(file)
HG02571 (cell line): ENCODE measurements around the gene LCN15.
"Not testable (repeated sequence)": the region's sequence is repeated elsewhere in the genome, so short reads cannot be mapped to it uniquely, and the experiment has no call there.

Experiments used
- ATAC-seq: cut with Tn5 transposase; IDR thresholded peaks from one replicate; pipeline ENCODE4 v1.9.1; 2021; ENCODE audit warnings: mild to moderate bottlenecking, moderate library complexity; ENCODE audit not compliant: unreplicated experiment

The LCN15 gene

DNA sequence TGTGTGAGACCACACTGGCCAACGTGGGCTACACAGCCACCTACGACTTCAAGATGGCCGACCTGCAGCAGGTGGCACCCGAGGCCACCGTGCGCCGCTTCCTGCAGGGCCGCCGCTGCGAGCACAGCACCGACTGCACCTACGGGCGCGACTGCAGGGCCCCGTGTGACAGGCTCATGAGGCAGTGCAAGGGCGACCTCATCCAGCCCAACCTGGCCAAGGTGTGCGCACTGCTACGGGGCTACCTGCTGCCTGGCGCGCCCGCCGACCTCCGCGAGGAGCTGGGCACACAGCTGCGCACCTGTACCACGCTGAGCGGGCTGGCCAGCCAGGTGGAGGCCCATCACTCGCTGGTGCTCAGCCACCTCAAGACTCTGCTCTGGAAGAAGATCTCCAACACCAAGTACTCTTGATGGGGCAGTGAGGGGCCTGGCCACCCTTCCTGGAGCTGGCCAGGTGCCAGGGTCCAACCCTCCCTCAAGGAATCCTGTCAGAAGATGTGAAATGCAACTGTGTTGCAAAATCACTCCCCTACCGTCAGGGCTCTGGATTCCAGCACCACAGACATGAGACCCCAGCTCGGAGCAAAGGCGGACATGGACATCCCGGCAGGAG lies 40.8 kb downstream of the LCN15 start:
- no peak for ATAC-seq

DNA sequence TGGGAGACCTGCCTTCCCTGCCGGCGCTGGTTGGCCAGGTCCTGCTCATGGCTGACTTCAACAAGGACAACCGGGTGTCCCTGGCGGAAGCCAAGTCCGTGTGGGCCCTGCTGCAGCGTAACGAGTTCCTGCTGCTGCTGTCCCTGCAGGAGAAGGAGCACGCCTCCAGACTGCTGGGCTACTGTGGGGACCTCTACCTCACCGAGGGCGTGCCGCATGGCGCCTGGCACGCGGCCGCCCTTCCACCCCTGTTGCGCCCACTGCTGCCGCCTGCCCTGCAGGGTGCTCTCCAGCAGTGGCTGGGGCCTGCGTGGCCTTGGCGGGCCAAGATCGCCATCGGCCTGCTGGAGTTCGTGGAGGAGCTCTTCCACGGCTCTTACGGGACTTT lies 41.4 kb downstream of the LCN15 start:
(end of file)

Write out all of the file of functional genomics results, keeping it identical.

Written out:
HG02571 (cell line): ENCODE measurements around the gene LCN15.
"Not testable (repeated sequence)": the region's sequence is repeated elsewhere in the genome, so short reads cannot be mapped to it uniquely, and the experiment has no call there.

Experiments used
- ATAC-seq: cut with Tn5 transposase; IDR thresholded peaks from one replicate; pipeline ENCODE4 v1.9.1; 2021; ENCODE audit warnings: mild to moderate bottlenecking, moderate library complexity; ENCODE audit not compliant: unreplicated experiment

The LCN15 gene

DNA sequence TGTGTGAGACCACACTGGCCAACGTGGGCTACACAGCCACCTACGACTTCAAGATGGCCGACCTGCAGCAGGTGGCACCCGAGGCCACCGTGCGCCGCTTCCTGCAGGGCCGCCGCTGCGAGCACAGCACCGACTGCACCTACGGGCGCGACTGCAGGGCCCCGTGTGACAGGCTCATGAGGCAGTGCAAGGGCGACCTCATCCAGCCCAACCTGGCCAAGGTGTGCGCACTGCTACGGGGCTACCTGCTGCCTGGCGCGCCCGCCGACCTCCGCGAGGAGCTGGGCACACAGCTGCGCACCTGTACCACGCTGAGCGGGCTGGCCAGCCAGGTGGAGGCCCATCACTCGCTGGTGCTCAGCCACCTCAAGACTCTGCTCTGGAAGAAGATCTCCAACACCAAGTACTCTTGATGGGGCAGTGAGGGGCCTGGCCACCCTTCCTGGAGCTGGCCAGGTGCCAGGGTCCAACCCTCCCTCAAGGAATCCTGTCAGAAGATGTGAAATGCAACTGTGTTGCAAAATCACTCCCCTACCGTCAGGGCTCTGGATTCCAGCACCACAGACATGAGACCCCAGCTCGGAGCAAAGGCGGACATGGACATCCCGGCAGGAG lies 40.8 kb downstream of the LCN15 start:
- no peak for ATAC-seq

DNA sequence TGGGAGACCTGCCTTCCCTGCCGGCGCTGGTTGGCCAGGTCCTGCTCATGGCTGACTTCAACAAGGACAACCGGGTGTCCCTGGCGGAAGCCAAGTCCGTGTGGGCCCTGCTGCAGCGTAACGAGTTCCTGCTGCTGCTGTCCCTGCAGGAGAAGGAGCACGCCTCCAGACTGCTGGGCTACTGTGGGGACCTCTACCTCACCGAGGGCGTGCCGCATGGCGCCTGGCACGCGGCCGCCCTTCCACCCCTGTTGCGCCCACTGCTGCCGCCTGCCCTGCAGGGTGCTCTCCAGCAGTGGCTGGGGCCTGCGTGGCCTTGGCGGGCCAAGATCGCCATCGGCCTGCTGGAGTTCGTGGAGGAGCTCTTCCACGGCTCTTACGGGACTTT lies 41.4 kb downstream of the LCN15 start: